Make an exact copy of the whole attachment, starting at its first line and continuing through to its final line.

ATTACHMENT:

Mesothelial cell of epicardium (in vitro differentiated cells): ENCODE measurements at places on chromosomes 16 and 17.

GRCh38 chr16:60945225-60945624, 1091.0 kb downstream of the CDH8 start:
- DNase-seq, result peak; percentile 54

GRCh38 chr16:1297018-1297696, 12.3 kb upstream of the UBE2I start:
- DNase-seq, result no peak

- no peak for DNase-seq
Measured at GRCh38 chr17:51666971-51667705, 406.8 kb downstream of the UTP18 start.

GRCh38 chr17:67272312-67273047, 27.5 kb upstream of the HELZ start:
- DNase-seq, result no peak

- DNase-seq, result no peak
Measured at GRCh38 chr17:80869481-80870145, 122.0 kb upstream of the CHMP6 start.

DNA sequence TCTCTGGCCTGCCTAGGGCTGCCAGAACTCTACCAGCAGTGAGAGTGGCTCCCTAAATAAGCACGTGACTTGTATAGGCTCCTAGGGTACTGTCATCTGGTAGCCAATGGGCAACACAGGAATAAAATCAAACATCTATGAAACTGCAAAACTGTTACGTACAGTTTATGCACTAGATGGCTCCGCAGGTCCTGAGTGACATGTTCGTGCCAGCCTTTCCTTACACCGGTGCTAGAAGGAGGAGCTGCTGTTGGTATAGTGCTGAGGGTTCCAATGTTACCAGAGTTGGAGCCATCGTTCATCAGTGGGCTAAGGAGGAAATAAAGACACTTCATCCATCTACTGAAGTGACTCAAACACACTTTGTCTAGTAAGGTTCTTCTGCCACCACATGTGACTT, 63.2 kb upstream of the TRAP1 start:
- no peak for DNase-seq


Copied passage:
Mesothelial cell of epicardium (in vitro differentiated cells): ENCODE measurements at places on chromosomes 16 and 17.

GRCh38 chr16:60945225-60945624, 1091.0 kb downstream of the CDH8 start:
- DNase-seq, result peak; percentile 54

GRCh38 chr16:1297018-1297696, 12.3 kb upstream of the UBE2I start:
- DNase-seq, result no peak

- no peak for DNase-seq
Measured at GRCh38 chr17:51666971-51667705, 406.8 kb downstream of the UTP18 start.

GRCh38 chr17:67272312-67273047, 27.5 kb upstream of the HELZ start:
- DNase-seq, result no peak

- DNase-seq, result no peak
Measured at GRCh38 chr17:80869481-80870145, 122.0 kb upstream of the CHMP6 start.

DNA sequence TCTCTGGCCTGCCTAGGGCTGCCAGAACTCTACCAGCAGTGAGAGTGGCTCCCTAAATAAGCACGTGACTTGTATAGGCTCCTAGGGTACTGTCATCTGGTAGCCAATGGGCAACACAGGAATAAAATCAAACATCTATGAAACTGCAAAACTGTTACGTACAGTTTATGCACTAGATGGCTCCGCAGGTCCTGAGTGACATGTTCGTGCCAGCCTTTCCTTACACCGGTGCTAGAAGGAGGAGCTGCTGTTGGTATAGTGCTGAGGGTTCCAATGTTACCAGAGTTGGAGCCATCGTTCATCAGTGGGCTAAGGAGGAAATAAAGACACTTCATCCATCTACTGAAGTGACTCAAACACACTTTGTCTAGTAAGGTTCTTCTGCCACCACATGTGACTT, 63.2 kb upstream of the TRAP1 start:
- no peak for DNase-seq